What About Stain Resistant Carpet?
By Steve Gillman
The wine or cherry pie spills on the carpeting and you quickly
clean up that red spot without a problem. That's the hope with
the latest stain resistant carpets, but do they really work?
Mostly, but no carpeting is really 100% stain-proof. Let's look
at what how these carpets are made, how to care for them, and
what your other options are.
Although there are many different fibers used in the manufacturing
of carpeting, including wool, polypropylene, and polyester, the
most common type now is nylon. Some sources estimate that half
of all the carpet sold in the United States is nylon. It resists
abrasion and mildew, and it's the type most likely to come in
stain-blocking or stain-resistant forms.
Manufacturers each have their own mix of chemicals that they
use to make their nylon fibers resist stains. They either impregnate
the fibers with the chemicals before the weaving and tufting
process or they apply them after the carpet is made. Either way,
if all goes well, the end product should be fairly impervious
to staining from food and drink and even rust and ink.
Even with these new carpets it's best to clean up spills as
soon as possible. The ability to resist staining does not make
these carpets entirely stain-proof. You might have a day or only
hours before the substance seeps into the fiber despite the chemical
treatment. Soapy water should get the mess cleaned up, but be
sure to rinse the spot afterward to remove any detergent. Soapy
residue left behind can attract dirt, and dirt can eventually
damage the fibers, making them less stain resistant.
With treated carpets you should be very careful about using
commercial cleaning products. Some of them, especially those
that have any kind of bleaching action, can remove the chemicals
that coat the fibers, allowing staining. If you cannot remove
a stain with soapy water, you might want to call a professional
cleaner. A truck mount cleaning unit that "steam cleans"
your carpet (technically it is called hot water extraction) can
remove tough spots due to the high temperature of the water used
and the power of the suction.
Should You Buy Stain Resistant Carpet?
Carpets that resist stains tend to last longer, in part because
many people change carpeting due to an accumulation of nasty-looking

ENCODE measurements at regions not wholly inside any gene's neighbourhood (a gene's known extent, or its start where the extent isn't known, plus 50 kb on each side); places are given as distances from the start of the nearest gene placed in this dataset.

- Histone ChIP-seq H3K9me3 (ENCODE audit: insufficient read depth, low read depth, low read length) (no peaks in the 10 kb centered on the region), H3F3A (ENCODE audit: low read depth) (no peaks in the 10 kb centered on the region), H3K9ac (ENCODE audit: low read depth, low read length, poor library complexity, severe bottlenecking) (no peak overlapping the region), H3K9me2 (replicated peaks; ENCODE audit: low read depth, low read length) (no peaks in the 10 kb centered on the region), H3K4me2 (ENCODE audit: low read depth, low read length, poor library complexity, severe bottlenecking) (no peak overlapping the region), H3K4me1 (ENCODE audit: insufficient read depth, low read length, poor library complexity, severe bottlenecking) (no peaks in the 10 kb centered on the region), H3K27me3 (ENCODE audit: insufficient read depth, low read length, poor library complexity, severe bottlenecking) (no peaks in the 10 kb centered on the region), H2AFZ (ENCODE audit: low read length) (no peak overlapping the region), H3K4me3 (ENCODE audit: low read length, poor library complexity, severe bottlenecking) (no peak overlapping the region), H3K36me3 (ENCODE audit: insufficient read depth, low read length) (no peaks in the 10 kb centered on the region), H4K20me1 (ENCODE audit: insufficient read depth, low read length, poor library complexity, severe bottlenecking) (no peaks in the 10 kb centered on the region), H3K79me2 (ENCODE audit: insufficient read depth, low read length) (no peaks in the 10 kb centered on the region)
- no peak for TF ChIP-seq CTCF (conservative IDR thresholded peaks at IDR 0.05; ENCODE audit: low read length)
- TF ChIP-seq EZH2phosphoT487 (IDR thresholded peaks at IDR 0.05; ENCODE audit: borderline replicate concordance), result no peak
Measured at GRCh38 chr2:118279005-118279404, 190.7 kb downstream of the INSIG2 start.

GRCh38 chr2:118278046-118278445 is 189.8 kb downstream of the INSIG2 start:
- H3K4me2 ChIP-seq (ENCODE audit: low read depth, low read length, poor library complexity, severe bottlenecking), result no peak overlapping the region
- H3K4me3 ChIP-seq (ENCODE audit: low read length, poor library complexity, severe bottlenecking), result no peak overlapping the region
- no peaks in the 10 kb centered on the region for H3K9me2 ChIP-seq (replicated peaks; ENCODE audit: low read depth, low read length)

spots rather than wear and tear. There is also some protection
from wear provided, since dirt does not enter and damage the
fibers as easily. So it is probably worth paying a little extra
for treated carpet. You also may not have much of a choice if
you like nylon, since most manufacturers routinely treat all
of their nylon varieties.
What are the disadvantages of stain resistant carpet? It is
possible (although the evidence is mixed) that volatile organic
compounds emitted by the treatment chemicals will cause health
problems for some people. Symptoms include burning eyes, sinus
problems, headaches, nausea, chills and fever. This is an issue
with carpeting in general, but may be worse with the addition
of stain-blocking chemicals. It also may resolve itself in time
as the carpet ages and releases most of the compounds.
Caring for Your Carpet
Both acne medication and mustard can damage even treated nylon
carpeting, so avoid any spills of these substances. Some cleaning
substances can do damage as well. Before using any product to
clean the carpet, test it in an inconspicuous spot, like in the
corner of a closet. Watch carefully for any bleaching or discoloring
of the fibers. Use a flashlight to look at it if your test is
in a dark area.
If you want some stain protection but already have carpet
that is not treated, you can buy products that are applied in
the home. They do tend to wear off after some time, requiring
reapplication (read the instructions. Also, a carpet cleaner
will usually add a stain treatment for an additional charge when
cleaning your home.
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